They were looking for somewhere to run as a B&B and, with their worldly goods and three dogs packed into their Morris Minor, the sight of The Friendly Hound couldn't have been more appropriate.
Now, nine years on and £100,000-worth of rebuilding and development later, the couple look out on to the stunning landscape across to Ford Moss Nature Reserve with the threat of staring at 10, 360-foot wind turbines at every turn.
"We don't want to see our hard work going down the drain," says Nick. "None of us is opposed to alternative energy sources and we realise we can't keep on going the way we are, but these developers have no interest in local businesses.
The Lake District attracts more than 17 million visitors, one million overnight stays and tourist spending in excess of £34m a year.
Its lure to tourists is well known - hills, dales, lakes and attractions that range from Beatrix Potter to owl sanctuaries, and traditional Lakeland shows to restored miniature steam railways.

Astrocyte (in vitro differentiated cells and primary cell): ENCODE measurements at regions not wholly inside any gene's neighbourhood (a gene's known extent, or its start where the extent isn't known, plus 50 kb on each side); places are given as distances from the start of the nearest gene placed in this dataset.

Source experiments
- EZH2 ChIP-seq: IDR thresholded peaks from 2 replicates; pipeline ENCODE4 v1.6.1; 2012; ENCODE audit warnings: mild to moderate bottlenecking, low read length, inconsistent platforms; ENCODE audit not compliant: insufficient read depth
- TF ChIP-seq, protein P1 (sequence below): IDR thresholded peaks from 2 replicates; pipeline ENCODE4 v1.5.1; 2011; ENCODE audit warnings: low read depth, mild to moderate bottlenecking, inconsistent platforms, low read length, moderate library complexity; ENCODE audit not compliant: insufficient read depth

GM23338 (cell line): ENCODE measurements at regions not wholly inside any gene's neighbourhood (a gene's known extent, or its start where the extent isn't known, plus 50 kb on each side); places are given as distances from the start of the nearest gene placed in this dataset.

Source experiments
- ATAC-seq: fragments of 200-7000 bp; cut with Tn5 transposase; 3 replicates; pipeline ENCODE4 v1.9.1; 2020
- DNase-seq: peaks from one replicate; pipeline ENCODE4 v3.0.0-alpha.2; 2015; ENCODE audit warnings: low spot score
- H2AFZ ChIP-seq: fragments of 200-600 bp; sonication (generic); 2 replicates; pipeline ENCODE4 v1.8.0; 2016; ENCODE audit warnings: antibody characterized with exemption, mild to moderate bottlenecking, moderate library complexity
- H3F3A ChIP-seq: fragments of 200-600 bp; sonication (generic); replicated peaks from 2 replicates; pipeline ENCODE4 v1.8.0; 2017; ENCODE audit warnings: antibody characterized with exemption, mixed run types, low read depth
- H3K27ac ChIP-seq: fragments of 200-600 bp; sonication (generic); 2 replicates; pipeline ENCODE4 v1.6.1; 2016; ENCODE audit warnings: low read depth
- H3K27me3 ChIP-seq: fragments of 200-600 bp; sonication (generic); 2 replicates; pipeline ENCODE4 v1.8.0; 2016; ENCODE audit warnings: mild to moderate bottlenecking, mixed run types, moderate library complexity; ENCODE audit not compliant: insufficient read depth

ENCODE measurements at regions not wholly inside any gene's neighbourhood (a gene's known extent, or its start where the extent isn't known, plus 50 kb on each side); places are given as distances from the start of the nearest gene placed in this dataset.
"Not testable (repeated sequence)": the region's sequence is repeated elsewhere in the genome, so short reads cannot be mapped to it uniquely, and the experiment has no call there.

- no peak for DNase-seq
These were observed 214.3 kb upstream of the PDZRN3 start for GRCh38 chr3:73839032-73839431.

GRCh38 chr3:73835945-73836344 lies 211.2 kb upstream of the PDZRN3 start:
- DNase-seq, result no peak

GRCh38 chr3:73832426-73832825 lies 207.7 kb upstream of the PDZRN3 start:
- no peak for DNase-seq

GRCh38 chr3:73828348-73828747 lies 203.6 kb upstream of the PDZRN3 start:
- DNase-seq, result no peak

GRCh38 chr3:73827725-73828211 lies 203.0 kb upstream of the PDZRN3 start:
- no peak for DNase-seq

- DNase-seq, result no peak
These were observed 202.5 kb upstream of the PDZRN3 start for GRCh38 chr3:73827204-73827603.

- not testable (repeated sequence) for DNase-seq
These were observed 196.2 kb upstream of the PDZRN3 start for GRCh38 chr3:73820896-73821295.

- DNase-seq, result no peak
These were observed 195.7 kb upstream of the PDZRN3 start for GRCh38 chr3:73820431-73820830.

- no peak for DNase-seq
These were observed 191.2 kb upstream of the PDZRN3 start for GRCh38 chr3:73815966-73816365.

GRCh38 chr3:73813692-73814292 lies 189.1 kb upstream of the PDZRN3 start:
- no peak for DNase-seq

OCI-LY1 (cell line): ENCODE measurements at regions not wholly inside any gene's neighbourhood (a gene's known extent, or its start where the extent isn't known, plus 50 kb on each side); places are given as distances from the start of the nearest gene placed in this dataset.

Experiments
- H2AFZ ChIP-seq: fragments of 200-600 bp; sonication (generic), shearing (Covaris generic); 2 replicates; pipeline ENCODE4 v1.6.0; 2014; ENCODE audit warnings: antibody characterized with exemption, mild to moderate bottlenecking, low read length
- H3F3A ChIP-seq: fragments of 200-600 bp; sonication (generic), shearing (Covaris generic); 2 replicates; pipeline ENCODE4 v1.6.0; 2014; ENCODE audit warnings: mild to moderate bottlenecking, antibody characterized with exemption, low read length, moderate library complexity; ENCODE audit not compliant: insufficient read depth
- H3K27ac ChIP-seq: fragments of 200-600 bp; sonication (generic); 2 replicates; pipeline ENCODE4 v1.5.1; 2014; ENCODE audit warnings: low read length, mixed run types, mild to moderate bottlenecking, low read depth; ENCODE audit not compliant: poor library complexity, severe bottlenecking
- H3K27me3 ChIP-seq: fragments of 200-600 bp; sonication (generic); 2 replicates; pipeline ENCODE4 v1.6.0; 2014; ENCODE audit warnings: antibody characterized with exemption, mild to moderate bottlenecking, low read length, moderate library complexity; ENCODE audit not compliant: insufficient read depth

But now, if the West Cumbria branch of Friends of the Earth have their way, visitors will be heading to this particular green and pleasant corner of England to gawp at . . . wind farms.
Fife's prime attraction for visitors must be taken into account when a proposed wind farm near the picturesque village of Ceres is deliberated, a tourism leader has warned.
The region's main appeal for tourists, its scenery and environment, must be given due consideration VisitScotland Fife area director Alan Graham said.
There's been mixed news for tourism in Berwickshire this week - while one plan looks set to boost the economy another development is threatening to do the exact opposite............Things aren't looking as promising for the residents of Coldingham Moor. As reported in last week's Berwickshire News, they are becoming increasingly worried about what repercussions the proposed windfarm for Drone Hill could have for them.
The development is the brainchild of PM Renewables and if their application is given the green light by Scottish Borders Council's Planning Department later this summer, 22 76 metre high turbines could soon be standing on either side of the A1107 across the cliff tops.